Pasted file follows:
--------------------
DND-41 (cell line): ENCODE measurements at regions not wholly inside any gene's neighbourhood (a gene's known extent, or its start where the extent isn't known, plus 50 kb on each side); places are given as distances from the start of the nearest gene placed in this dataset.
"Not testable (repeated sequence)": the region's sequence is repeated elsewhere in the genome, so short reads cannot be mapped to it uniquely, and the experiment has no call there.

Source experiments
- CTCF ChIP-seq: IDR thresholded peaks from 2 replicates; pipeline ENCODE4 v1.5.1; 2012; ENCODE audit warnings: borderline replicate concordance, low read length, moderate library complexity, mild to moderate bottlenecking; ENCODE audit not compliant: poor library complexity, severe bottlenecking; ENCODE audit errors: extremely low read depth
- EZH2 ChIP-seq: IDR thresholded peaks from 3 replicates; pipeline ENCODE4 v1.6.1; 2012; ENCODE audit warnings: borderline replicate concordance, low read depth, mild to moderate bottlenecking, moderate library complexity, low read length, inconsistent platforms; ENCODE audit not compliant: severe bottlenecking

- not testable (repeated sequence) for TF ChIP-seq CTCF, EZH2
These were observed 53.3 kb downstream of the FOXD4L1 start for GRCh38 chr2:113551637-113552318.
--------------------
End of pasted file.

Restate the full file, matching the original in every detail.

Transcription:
DND-41 (cell line): ENCODE measurements at regions not wholly inside any gene's neighbourhood (a gene's known extent, or its start where the extent isn't known, plus 50 kb on each side); places are given as distances from the start of the nearest gene placed in this dataset.
"Not testable (repeated sequence)": the region's sequence is repeated elsewhere in the genome, so short reads cannot be mapped to it uniquely, and the experiment has no call there.

Source experiments
- CTCF ChIP-seq: IDR thresholded peaks from 2 replicates; pipeline ENCODE4 v1.5.1; 2012; ENCODE audit warnings: borderline replicate concordance, low read length, moderate library complexity, mild to moderate bottlenecking; ENCODE audit not compliant: poor library complexity, severe bottlenecking; ENCODE audit errors: extremely low read depth
- EZH2 ChIP-seq: IDR thresholded peaks from 3 replicates; pipeline ENCODE4 v1.6.1; 2012; ENCODE audit warnings: borderline replicate concordance, low read depth, mild to moderate bottlenecking, moderate library complexity, low read length, inconsistent platforms; ENCODE audit not compliant: severe bottlenecking

- not testable (repeated sequence) for TF ChIP-seq CTCF, EZH2
These were observed 53.3 kb downstream of the FOXD4L1 start for GRCh38 chr2:113551637-113552318.